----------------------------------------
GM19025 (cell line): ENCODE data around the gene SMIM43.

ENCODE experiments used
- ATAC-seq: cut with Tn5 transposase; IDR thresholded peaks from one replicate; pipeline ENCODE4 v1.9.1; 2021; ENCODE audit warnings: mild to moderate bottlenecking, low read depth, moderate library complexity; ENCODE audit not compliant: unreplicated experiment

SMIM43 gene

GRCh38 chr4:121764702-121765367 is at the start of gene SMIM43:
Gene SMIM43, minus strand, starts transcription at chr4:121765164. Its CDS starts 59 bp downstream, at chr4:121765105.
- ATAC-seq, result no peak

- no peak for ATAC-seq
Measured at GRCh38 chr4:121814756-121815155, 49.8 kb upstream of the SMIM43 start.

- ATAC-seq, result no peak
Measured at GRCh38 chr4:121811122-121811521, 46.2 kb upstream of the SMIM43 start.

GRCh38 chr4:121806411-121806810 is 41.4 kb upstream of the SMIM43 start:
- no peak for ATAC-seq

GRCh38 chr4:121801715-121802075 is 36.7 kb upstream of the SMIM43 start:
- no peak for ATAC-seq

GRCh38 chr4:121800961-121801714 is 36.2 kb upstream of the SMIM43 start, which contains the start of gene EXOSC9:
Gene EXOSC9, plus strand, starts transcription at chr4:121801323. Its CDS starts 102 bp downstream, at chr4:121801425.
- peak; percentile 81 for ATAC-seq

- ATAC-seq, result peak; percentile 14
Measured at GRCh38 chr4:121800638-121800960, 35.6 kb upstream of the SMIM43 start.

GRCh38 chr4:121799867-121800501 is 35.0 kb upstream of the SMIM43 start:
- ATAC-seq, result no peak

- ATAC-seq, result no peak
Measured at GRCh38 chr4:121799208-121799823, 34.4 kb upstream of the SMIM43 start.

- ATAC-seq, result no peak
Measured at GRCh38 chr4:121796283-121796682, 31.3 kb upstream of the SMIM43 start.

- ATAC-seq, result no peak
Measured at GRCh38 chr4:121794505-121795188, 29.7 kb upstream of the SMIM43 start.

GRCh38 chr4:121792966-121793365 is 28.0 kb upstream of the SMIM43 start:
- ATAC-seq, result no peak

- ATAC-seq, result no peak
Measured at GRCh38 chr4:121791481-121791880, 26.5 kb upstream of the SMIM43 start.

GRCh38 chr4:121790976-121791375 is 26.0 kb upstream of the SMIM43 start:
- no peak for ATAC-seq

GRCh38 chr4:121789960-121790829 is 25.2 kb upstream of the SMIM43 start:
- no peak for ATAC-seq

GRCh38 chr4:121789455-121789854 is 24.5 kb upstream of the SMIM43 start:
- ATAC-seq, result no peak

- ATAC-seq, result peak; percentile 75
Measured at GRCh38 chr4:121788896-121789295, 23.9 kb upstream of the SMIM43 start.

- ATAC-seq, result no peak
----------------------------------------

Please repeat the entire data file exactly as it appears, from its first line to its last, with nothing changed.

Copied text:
GM19025 (cell line): ENCODE data around the gene SMIM43.

ENCODE experiments used
- ATAC-seq: cut with Tn5 transposase; IDR thresholded peaks from one replicate; pipeline ENCODE4 v1.9.1; 2021; ENCODE audit warnings: mild to moderate bottlenecking, low read depth, moderate library complexity; ENCODE audit not compliant: unreplicated experiment

SMIM43 gene

GRCh38 chr4:121764702-121765367 is at the start of gene SMIM43:
Gene SMIM43, minus strand, starts transcription at chr4:121765164. Its CDS starts 59 bp downstream, at chr4:121765105.
- ATAC-seq, result no peak

- no peak for ATAC-seq
Measured at GRCh38 chr4:121814756-121815155, 49.8 kb upstream of the SMIM43 start.

- ATAC-seq, result no peak
Measured at GRCh38 chr4:121811122-121811521, 46.2 kb upstream of the SMIM43 start.

GRCh38 chr4:121806411-121806810 is 41.4 kb upstream of the SMIM43 start:
- no peak for ATAC-seq

GRCh38 chr4:121801715-121802075 is 36.7 kb upstream of the SMIM43 start:
- no peak for ATAC-seq

GRCh38 chr4:121800961-121801714 is 36.2 kb upstream of the SMIM43 start, which contains the start of gene EXOSC9:
Gene EXOSC9, plus strand, starts transcription at chr4:121801323. Its CDS starts 102 bp downstream, at chr4:121801425.
- peak; percentile 81 for ATAC-seq

- ATAC-seq, result peak; percentile 14
Measured at GRCh38 chr4:121800638-121800960, 35.6 kb upstream of the SMIM43 start.

GRCh38 chr4:121799867-121800501 is 35.0 kb upstream of the SMIM43 start:
- ATAC-seq, result no peak

- ATAC-seq, result no peak
Measured at GRCh38 chr4:121799208-121799823, 34.4 kb upstream of the SMIM43 start.

- ATAC-seq, result no peak
Measured at GRCh38 chr4:121796283-121796682, 31.3 kb upstream of the SMIM43 start.

- ATAC-seq, result no peak
Measured at GRCh38 chr4:121794505-121795188, 29.7 kb upstream of the SMIM43 start.

GRCh38 chr4:121792966-121793365 is 28.0 kb upstream of the SMIM43 start:
- ATAC-seq, result no peak

- ATAC-seq, result no peak
Measured at GRCh38 chr4:121791481-121791880, 26.5 kb upstream of the SMIM43 start.

GRCh38 chr4:121790976-121791375 is 26.0 kb upstream of the SMIM43 start:
- no peak for ATAC-seq

GRCh38 chr4:121789960-121790829 is 25.2 kb upstream of the SMIM43 start:
- no peak for ATAC-seq

GRCh38 chr4:121789455-121789854 is 24.5 kb upstream of the SMIM43 start:
- ATAC-seq, result no peak

- ATAC-seq, result peak; percentile 75
Measured at GRCh38 chr4:121788896-121789295, 23.9 kb upstream of the SMIM43 start.

- ATAC-seq, result no peak